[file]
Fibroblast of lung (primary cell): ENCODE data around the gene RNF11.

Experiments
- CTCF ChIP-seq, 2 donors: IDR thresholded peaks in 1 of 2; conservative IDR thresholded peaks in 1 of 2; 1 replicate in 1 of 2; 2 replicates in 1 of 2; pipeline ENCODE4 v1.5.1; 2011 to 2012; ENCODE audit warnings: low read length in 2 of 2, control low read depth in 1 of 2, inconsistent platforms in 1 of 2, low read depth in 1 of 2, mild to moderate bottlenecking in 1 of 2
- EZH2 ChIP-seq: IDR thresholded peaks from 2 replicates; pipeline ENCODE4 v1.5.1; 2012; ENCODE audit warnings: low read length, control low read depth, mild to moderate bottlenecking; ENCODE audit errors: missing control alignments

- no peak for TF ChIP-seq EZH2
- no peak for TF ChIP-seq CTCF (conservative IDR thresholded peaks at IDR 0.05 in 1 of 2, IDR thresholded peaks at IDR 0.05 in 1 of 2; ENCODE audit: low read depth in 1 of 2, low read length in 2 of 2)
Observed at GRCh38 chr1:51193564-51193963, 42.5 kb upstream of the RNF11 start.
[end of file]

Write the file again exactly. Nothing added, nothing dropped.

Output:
Fibroblast of lung (primary cell): ENCODE data around the gene RNF11.

Experiments
- CTCF ChIP-seq, 2 donors: IDR thresholded peaks in 1 of 2; conservative IDR thresholded peaks in 1 of 2; 1 replicate in 1 of 2; 2 replicates in 1 of 2; pipeline ENCODE4 v1.5.1; 2011 to 2012; ENCODE audit warnings: low read length in 2 of 2, control low read depth in 1 of 2, inconsistent platforms in 1 of 2, low read depth in 1 of 2, mild to moderate bottlenecking in 1 of 2
- EZH2 ChIP-seq: IDR thresholded peaks from 2 replicates; pipeline ENCODE4 v1.5.1; 2012; ENCODE audit warnings: low read length, control low read depth, mild to moderate bottlenecking; ENCODE audit errors: missing control alignments

- no peak for TF ChIP-seq EZH2
- no peak for TF ChIP-seq CTCF (conservative IDR thresholded peaks at IDR 0.05 in 1 of 2, IDR thresholded peaks at IDR 0.05 in 1 of 2; ENCODE audit: low read depth in 1 of 2, low read length in 2 of 2)
Observed at GRCh38 chr1:51193564-51193963, 42.5 kb upstream of the RNF11 start.